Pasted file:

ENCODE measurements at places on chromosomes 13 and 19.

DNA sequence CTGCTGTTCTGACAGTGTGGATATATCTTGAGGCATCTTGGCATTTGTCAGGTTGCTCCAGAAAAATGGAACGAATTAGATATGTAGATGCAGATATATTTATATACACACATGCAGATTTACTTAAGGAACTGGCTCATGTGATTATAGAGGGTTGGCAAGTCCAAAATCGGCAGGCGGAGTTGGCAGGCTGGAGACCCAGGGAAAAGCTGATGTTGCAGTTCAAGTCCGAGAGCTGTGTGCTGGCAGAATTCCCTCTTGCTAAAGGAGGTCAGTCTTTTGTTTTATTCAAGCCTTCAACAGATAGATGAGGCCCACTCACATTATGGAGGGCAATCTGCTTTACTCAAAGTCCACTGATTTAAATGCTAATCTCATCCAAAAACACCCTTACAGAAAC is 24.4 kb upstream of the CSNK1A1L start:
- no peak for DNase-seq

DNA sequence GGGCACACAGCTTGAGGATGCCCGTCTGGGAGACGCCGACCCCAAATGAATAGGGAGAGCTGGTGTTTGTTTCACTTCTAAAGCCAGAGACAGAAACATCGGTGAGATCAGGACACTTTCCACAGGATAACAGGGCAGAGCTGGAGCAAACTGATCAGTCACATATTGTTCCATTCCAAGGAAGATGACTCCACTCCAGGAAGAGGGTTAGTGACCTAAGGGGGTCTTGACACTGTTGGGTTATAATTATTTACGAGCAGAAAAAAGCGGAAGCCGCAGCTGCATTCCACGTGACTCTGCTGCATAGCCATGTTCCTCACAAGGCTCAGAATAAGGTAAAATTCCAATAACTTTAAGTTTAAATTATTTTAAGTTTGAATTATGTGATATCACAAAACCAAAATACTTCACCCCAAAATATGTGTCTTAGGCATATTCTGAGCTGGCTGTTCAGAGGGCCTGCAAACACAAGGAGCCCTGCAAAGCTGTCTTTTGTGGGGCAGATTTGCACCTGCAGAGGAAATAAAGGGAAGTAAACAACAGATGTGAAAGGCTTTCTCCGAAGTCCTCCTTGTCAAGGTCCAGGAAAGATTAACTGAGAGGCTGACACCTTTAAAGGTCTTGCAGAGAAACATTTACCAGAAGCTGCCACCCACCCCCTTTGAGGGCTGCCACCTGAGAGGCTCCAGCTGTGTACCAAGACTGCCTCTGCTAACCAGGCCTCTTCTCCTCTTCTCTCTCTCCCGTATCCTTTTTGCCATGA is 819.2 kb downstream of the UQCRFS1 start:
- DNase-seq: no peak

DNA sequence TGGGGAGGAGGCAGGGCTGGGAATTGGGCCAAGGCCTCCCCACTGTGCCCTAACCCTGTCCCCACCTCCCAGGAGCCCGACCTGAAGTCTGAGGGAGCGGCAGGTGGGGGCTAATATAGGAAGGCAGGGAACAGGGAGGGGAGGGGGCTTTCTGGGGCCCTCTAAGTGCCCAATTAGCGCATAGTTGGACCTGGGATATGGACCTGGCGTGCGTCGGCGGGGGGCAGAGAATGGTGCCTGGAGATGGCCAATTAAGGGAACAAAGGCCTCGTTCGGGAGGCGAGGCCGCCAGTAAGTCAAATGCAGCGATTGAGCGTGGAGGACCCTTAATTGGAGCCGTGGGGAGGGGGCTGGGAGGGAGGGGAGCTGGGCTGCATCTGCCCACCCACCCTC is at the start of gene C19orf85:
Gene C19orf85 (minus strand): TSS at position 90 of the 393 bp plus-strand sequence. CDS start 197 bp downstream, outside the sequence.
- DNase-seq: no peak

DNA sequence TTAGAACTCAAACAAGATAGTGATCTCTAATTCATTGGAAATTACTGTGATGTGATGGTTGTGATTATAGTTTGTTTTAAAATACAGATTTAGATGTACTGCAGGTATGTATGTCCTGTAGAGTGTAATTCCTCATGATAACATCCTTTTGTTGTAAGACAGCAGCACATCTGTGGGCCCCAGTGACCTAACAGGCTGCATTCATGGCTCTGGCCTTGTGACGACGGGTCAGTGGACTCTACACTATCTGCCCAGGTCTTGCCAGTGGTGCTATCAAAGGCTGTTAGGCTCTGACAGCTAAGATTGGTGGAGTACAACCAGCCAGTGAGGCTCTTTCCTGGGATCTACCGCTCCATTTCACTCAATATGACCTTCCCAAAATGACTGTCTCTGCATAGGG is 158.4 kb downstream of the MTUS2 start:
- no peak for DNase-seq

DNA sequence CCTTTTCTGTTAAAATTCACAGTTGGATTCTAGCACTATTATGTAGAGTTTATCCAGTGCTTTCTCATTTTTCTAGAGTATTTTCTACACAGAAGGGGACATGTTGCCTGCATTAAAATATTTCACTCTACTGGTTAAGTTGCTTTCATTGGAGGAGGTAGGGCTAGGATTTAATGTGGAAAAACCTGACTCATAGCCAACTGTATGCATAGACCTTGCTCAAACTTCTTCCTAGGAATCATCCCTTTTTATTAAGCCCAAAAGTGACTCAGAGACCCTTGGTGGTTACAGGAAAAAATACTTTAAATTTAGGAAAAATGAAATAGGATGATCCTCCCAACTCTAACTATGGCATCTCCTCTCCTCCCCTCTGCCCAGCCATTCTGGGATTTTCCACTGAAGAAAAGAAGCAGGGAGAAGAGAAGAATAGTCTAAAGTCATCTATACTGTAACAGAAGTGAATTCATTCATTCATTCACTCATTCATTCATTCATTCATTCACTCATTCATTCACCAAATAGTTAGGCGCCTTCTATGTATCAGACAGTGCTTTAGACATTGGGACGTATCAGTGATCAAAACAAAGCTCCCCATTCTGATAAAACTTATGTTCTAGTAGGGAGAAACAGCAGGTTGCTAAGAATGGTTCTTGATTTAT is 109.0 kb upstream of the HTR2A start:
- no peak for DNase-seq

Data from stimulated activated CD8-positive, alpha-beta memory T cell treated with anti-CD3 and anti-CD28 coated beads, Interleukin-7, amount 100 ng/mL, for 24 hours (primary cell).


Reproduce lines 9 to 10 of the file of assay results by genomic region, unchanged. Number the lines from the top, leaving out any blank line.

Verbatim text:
DNA sequence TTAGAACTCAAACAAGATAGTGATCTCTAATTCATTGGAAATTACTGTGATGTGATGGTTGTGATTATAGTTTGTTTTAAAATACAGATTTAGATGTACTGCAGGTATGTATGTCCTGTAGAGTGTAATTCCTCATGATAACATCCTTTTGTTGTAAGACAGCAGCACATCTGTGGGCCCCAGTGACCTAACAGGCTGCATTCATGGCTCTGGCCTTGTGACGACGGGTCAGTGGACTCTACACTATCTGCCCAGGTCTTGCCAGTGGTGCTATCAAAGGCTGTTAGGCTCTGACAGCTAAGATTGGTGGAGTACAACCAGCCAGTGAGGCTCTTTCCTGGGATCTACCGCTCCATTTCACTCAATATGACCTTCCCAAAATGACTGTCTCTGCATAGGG is 158.4 kb downstream of the MTUS2 start:
- no peak for DNase-seq